Archibald MacLeish Collections

April 15, 2008

Ada Hitchcock MacLeish and Archibald MacLeish on their honeymoon in 1916.

The Archibald MacLeish Collection (MSS YCAL 38) and the Archibald MacLeish Collection Addition (YCAL MSS 269) consist of material – correspondence, writings, personal papers, and sound recordings – documenting the personal life, family history, and careers of Archibald and Ada MacLeish.

MacLeish and Ada Hitchcock MacLeish, a noted singer, moved to Paris in 1923 to pursue their artistic ambitions. The couple’s move to Paris marks MacLeish’s decision to leave his career as a lawyer and to devote his life to poetry. Although MacLeish had already published a book of poems, his time in Paris was one of intense study an marked a shift from his earlier poetic style to a more modernist approach. In an interview with Patrick Hynan for the Canadian Broadcasting Corporation (CBC) in 1971, MacLeish explained, “[I] tried to not write myself, until I could see light ahead, where I, whoever this unknown ‘I’ was who wanted to be a poet, could move.”

The couple were part of a thriving artistic community, which included F. Scott Fitzgerald, Ernest Hemingway, and Gerald and Sara Murphy. The Murphys, who werefeatured in the exhibit “Making It New: The Art and Style of Gerald and Sarah Murphy” at the Yale University Art Gallery, were among the MacLeish’s close friends. In an interview with Patrick Hynan, MacLeish discusses his experience in Paris and his relationship with the Murphys. MacLeish notes that Gerald Murphy “had very great talents as a painter. [He] later became what Picasso thought was the best American painter in that generation. A man with a marvellous gift for life. A marvellous gift for living life. He lived life consciously.” 

Like many artists, Archibald MacLeish drew on the Murphys for artistic inspiration, basing his Pulitzer Prize-winning play “J.B.” on the Murphys’ tragic loss of two sons and financial collapse.

The Archibald MacLeish Collectioncontains material relating to “J.B.”, including early drafts of the Houghton Mifflin edition of the play, of the original Yale production, of the Broadway production directed by Elia Kazan, and of subsequent productions. The Addition contains John Tydeman’s radio adaptation of “J.B.” for the British Broadcasting Corporation (BBC) as well as a sound recording of the play performed for the CBC.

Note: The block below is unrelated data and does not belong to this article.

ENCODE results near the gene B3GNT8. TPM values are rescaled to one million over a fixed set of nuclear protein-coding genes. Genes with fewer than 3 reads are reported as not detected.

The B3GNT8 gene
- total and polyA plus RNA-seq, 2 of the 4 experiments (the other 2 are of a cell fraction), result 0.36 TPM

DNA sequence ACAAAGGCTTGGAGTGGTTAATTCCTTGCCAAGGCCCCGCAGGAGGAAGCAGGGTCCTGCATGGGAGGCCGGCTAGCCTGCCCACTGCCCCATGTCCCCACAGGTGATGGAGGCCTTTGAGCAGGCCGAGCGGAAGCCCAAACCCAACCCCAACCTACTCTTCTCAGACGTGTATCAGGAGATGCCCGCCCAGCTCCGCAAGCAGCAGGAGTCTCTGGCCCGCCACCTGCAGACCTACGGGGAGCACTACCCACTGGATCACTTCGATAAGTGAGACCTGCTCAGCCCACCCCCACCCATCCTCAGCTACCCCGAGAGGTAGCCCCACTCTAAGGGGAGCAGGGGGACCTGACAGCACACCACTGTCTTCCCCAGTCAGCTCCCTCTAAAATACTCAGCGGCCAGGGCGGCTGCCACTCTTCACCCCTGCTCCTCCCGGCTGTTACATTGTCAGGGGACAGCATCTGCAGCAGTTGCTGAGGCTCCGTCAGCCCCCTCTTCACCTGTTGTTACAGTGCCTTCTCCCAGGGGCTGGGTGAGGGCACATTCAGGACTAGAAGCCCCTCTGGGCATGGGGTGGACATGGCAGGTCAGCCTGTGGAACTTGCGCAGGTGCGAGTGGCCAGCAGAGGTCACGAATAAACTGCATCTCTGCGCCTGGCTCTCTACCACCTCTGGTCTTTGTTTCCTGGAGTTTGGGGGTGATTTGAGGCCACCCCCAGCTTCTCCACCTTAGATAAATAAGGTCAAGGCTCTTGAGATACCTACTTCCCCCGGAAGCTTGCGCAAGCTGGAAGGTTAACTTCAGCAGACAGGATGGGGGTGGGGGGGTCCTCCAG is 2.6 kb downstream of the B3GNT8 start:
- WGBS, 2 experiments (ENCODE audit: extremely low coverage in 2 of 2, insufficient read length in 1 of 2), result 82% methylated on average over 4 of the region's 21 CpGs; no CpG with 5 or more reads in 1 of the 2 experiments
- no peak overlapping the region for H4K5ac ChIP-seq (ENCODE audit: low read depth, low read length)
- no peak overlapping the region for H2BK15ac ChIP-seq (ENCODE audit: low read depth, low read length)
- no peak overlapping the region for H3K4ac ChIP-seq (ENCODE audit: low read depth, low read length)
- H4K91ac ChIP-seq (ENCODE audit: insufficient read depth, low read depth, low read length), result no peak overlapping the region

In 1928 the MacLeishs returned to the U.S., and Archibald MacLeish pursued a multi-faceted career as both a poet and a public servant, serving as Librarian of Congress (1939-44), Assistant Secretary of State for Public and Cultural Affairs (1944-45), and Boylston Professor of Rhetoric and Poetry at Harvard University (1949-62). MacLeish’s poetry and dramatic writings earned him Pulitzer Prizes in 1932, 1952, and 1959, the Bollingen Prize and the National Book Award for poetry in 1953, the Presidential Medal of Freedom in 1977, and the National Medal for Literature in 1978. Archibald MacLeish died in Boston on April 20, 1982.

A detailed description of the papers can be found online: Archibald MacLeish Collection Finding Aid and Archibald MacLeish Collection Addition Finding Aid. Copies of MacLeish’s printed works can be located using Yale’s online Orbis database.

Images: Ada Hitchcock MacLeish and Archibald MacLeish on their honeymoon in 1916. Box 23, folder 247, Archibald MacLeish Collection Addition (YCAL MSS 269); Ada Hitchcock MacLeish photographed in Paris by Man Ray. Box 24, folder 249-258, Archibald MacLeish Collection Addition (YCAL MSS 269); Draft for “Escape” from Tower of Ivory (1917). An example of MacLeish’s writing style before moving to Paris. Box 23, folder 244, Archibald MacLeish Collection Addition (YCAL MSS 269).